Big Race History: Velka Pardubicka
Sixteen (far left) is led over the Taxis in 2008 by Amant Gris (second left) and Ivoire De Beaulieu (right)
Won in modern times by English jockeys Chris Collins, aboard Stephen's Society (1973), and Charlie Mann, who partnered It's A Snip (1995), the Velka Pardubicka is not only one of the most extraordinary races in the world but is a throwback to the origins of the sport. Malcolm Pannett investigates...
"The race resumed in 1920, two years after Bohemia had been renamed Czechoslovakia, with Jonathon finishing alone in a time so slow he was disqualified as the judge had left his position"
The track over which the Velka Pardbicka is run, like the races over the cross country courses at Punchestown and Cheltenham, harks back to the early days of steeplechasing.
The rise in public interest in races over obstacles in the middle of the nineteenth century led to the creation of circuits replacing the linear events where riders endeavoured to be the first to reach a distant but visible landmark (normally the steeple of a church) taking in all the natural obstacles along the way.
Those events had been followed by spectators on horseback with observers on foot missing out on much of the action.
In England Tom Coleman introduced a turning point in to his St Alban's race, the obelisk in Wrest Park, so that the start and the finish could be seen in the same place. William Lynn, the father of the Grand National, went one better building a grandstand.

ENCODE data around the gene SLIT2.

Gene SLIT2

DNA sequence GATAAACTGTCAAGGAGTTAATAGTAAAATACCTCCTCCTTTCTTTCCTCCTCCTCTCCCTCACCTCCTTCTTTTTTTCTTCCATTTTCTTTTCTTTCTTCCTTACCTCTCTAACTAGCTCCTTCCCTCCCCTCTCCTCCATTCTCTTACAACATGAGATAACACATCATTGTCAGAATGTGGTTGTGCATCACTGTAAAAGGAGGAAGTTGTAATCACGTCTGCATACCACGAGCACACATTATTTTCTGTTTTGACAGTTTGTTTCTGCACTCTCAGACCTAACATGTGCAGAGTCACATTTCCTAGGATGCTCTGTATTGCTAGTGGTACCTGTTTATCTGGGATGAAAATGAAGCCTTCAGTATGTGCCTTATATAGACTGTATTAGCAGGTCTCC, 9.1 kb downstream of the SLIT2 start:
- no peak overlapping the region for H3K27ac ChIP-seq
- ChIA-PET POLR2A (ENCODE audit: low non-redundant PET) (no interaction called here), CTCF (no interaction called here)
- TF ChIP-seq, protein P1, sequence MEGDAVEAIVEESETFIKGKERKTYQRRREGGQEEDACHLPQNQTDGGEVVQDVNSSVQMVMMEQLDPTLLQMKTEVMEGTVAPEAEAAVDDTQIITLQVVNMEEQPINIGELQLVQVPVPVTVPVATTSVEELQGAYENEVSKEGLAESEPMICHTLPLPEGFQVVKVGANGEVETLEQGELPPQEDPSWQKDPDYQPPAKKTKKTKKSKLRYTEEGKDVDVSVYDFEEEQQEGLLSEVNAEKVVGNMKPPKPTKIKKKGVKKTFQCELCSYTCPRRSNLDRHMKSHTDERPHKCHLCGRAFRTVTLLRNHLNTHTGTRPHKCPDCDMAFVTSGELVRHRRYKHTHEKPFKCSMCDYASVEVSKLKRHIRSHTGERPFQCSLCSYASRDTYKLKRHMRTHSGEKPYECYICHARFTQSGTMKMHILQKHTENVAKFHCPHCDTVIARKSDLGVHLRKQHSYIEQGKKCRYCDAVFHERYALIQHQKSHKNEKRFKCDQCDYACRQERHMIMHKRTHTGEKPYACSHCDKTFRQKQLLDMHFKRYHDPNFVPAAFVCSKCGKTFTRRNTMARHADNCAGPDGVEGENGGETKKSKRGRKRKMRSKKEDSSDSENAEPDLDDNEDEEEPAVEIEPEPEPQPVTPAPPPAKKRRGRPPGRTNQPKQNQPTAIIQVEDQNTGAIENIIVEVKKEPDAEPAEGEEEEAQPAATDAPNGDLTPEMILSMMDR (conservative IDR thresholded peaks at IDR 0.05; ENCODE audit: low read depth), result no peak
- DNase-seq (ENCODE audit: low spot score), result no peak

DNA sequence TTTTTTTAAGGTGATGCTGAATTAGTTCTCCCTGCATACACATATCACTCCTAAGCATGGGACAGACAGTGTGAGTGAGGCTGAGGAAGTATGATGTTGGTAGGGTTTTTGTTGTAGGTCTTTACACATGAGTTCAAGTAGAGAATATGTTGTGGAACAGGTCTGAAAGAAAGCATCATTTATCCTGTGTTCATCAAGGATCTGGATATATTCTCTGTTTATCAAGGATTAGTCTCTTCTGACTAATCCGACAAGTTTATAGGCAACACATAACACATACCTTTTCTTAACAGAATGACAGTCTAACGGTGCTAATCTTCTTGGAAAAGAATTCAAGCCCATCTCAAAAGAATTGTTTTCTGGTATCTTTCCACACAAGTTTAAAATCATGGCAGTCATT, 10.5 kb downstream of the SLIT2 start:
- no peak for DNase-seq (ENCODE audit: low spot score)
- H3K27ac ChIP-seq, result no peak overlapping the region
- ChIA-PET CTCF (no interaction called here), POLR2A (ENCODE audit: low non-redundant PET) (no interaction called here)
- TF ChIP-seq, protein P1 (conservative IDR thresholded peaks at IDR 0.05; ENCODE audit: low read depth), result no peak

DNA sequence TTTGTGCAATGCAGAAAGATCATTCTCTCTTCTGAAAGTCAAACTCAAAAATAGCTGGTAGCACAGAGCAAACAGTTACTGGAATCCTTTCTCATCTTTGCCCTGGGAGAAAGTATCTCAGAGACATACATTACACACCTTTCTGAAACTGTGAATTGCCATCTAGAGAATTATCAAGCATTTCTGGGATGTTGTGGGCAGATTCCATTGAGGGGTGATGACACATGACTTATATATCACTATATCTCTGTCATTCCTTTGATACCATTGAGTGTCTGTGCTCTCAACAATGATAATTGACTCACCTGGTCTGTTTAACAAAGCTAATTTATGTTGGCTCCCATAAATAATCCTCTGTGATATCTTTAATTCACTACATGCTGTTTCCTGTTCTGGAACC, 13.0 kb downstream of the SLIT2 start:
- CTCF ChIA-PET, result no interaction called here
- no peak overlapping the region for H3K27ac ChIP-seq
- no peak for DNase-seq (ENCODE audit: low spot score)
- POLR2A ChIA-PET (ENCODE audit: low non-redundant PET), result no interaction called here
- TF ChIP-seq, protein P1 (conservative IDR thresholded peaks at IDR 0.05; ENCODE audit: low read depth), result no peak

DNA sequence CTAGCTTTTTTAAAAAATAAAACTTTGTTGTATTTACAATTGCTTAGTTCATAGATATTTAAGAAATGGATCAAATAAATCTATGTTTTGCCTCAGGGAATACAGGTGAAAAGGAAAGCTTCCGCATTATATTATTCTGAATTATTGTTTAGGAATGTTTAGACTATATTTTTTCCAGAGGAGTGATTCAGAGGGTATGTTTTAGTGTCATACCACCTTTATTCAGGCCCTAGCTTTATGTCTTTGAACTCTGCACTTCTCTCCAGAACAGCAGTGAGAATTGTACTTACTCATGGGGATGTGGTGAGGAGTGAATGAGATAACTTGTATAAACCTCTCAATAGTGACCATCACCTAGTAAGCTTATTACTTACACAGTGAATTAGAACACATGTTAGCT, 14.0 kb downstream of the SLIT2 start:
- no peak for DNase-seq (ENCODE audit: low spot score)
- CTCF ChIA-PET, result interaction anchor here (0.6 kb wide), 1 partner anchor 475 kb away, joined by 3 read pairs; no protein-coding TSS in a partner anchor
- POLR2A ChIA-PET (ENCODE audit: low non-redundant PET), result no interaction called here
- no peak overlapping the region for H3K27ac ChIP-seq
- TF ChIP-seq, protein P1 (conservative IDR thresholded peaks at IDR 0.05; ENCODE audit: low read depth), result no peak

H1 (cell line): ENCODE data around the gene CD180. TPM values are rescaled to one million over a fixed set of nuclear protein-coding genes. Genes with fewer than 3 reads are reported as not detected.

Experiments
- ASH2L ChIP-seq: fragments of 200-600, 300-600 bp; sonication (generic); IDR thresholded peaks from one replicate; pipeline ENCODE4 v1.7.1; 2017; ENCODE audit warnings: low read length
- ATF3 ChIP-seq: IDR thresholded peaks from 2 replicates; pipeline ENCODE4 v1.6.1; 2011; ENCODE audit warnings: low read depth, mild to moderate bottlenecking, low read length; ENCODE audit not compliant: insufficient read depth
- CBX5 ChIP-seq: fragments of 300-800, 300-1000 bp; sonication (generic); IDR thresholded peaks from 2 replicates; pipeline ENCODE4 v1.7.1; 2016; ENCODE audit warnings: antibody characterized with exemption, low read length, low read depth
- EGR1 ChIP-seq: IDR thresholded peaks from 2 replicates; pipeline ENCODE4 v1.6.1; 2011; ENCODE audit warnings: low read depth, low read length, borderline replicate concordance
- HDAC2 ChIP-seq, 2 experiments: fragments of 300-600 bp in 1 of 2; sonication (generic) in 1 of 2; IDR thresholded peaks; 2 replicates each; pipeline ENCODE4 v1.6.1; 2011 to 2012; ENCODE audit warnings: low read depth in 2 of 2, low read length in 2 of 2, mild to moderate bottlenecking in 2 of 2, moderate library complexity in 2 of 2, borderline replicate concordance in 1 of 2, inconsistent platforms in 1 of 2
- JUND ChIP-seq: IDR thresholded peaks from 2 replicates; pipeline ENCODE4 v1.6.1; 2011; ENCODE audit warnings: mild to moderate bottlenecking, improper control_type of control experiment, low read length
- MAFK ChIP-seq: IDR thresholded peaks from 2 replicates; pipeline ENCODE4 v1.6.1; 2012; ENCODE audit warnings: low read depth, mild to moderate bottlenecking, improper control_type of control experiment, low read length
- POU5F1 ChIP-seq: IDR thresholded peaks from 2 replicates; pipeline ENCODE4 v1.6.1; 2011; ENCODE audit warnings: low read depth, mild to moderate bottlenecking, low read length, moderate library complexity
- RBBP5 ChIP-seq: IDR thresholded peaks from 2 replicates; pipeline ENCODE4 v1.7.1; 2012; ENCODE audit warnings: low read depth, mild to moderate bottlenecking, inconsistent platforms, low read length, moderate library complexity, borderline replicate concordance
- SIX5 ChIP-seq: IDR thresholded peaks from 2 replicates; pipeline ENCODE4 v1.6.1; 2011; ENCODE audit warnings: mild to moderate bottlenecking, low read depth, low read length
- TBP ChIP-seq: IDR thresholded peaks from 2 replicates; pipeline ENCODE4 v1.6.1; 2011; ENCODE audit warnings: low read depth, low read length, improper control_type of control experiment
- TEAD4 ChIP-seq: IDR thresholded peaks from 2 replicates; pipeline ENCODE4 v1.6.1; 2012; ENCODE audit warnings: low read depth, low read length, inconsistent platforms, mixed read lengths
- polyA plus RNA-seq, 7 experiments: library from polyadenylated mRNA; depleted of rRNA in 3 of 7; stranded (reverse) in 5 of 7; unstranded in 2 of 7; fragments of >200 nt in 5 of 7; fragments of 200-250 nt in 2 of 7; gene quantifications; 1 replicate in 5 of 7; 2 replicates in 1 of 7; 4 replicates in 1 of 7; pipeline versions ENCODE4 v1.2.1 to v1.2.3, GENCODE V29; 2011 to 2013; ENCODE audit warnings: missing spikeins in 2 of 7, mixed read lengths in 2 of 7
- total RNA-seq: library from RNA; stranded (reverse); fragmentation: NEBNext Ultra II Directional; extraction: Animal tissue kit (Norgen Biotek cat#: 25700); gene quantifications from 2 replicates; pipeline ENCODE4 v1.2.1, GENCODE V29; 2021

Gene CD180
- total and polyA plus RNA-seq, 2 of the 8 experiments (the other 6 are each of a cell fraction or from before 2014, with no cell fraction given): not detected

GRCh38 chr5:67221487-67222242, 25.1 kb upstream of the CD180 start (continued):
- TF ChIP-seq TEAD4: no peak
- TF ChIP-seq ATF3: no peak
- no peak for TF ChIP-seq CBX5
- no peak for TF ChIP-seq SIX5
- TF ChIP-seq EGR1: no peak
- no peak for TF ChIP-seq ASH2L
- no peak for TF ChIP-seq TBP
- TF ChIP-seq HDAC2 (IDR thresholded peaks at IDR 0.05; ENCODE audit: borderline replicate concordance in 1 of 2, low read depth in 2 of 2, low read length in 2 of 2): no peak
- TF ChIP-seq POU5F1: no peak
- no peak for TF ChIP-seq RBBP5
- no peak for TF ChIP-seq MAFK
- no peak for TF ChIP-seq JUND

Both Coleman and Lynn, as hotel proprietors, had also realised that a captive crowd would buy more beverages from their nearby hostelries.
The new circuits incorporated the existing divisions between fields, such as stone walls, banks and stretches of water, to provide a challenging test for horse and rider over both turf and plough.
In Bohemia the same developments led to the inuguration of the Velka Parubicka. First run in 1874 it was won by Fantome partnered by the English rider Mr W Sayers who also finished 5th in the controversial Grand National of 1885 where the 1883-winner Zoedone, owned and ridden by the Bohemian-born Count Kinsky, was poisoned to avoid Spring Double liabilities.
The second running was also won by an English jockey with Mr Herbert steering Brigand to success. There was no race the following year and when the Pardubicka re-emerged in 1877 it was on a different course which included the Taxis for the first time.
Brigand won again and then made it three in 1878. Since then Lady Anne (1891, 1894 and 1896), who was also disqualified in 1892; Epigraf (1957 to 1959); Sagar (1981 to 1983); and Peruan (1998-2000) have emulated the feat, while Zeleznik (1987 to 1989 and 1991) went one better.
The Taxis, which is jumped as fence four in the Velka Pardubicka, is a massive hedge with a drop and a ditch on the landing side that claimed hundreds of victims until it was modified in 1994. In fact the course was so formidable that in 1899 there was no winner as none of the three starters could complete the course. And only two finished in 1913 when Dick Turpin won what turned out to be the last running before the First World War. The race resumed in 1920, two years after the country had been renamed Czechoslovakia, with Jonathon finishing alone in a time so slow he was disqualified as the judge had left his position.
There then followed periods where political events were mirrored in the results of the race. In the 1930s German horses dominated the race in the build up to the Second World War while Russian horses did the same in the run up to the 1968 invasion.